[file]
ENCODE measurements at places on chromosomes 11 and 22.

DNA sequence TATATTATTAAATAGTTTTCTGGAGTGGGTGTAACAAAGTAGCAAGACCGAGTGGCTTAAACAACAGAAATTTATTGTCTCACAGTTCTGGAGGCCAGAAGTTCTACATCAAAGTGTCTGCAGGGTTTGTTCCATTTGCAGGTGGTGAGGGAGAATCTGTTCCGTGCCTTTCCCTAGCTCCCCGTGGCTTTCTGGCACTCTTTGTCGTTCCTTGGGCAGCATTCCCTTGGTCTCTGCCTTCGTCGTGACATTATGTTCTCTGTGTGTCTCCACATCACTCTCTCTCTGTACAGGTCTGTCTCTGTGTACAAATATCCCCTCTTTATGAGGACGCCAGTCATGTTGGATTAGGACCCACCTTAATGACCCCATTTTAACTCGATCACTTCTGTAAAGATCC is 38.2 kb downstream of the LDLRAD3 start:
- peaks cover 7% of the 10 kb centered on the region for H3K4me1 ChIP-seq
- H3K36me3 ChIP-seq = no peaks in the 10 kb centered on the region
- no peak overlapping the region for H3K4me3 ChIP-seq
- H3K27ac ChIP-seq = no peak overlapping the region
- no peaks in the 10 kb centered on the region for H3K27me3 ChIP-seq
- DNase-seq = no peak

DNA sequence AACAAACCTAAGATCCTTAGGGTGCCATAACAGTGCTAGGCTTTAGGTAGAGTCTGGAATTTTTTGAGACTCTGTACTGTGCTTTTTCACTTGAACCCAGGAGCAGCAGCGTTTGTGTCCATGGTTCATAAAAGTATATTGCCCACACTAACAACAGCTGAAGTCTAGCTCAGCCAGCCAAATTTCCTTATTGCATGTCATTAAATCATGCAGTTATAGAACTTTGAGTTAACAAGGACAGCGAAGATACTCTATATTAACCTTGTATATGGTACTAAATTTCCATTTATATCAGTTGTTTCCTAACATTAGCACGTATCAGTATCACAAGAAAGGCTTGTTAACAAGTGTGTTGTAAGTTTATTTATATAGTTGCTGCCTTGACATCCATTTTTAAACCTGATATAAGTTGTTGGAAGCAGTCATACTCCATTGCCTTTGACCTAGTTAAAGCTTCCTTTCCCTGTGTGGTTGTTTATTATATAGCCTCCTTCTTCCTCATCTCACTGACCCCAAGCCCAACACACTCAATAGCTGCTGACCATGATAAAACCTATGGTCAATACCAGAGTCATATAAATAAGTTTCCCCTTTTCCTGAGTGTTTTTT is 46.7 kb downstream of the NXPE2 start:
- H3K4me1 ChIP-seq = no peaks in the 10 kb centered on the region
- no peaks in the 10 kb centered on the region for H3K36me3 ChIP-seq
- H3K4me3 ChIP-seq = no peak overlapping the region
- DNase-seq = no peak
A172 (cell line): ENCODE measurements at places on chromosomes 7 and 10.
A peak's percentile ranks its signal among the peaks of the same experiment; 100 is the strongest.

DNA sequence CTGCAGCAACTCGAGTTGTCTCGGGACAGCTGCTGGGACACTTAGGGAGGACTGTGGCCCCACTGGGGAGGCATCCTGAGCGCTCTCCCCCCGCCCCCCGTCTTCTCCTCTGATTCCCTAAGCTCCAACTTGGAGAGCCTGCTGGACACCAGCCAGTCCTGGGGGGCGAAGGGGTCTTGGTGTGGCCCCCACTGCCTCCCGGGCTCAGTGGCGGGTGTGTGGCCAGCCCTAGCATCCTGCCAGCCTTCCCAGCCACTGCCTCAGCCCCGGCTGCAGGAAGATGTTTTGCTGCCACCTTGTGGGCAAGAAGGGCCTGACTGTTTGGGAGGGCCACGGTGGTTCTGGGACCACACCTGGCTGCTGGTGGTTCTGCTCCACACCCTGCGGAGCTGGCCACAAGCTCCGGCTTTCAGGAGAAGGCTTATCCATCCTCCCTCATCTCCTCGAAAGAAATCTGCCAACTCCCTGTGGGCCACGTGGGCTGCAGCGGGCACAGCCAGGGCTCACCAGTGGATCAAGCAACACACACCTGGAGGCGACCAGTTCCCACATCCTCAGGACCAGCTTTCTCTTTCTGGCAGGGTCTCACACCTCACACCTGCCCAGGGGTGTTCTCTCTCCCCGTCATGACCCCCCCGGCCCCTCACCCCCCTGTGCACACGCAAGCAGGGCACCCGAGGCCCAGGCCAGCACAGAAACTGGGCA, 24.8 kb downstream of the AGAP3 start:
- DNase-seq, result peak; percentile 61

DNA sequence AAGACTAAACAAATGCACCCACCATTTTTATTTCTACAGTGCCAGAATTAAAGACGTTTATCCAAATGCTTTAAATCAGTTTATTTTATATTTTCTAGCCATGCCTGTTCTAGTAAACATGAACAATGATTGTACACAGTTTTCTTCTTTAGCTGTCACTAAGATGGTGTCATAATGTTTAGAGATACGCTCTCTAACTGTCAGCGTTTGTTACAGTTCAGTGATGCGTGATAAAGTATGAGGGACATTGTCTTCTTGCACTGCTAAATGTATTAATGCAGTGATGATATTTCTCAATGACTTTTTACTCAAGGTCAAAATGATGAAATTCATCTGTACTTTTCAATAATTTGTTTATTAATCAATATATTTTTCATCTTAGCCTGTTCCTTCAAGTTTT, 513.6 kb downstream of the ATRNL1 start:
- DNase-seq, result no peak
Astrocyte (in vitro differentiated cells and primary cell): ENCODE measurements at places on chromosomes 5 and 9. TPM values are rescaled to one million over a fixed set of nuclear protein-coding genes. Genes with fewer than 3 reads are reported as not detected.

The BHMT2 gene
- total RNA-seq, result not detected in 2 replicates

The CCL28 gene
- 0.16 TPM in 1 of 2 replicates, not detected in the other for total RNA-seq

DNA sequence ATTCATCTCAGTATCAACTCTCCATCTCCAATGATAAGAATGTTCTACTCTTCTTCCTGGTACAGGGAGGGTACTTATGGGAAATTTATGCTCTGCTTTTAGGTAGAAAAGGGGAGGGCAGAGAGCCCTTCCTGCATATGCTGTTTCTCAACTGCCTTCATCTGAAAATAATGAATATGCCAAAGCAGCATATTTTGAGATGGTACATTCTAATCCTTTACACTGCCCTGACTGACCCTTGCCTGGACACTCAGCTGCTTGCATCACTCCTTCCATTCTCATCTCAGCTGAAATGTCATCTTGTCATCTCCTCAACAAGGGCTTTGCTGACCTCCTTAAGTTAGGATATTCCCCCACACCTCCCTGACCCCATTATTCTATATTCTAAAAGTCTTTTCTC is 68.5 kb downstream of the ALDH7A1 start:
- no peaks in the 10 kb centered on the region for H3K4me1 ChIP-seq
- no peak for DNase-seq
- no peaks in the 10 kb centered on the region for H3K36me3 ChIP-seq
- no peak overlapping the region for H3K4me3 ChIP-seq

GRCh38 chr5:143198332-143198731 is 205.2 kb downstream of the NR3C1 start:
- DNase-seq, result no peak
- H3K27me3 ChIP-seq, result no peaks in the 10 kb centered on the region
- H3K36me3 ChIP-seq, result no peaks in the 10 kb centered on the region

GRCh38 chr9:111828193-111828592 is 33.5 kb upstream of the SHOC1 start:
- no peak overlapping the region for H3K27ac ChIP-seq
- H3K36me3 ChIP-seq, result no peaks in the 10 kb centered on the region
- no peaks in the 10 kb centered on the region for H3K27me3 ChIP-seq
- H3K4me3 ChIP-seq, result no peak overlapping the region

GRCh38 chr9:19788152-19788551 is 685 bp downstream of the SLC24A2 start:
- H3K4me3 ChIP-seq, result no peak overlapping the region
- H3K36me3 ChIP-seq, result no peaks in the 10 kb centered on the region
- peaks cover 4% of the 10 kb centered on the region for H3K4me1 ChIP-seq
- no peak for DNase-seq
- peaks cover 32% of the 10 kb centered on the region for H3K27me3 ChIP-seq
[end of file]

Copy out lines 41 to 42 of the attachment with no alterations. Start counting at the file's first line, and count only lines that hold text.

- H3K36me3 ChIP-seq, result no peaks in the 10 kb centered on the region
- peaks cover 4% of the 10 kb centered on the region for H3K4me1 ChIP-seq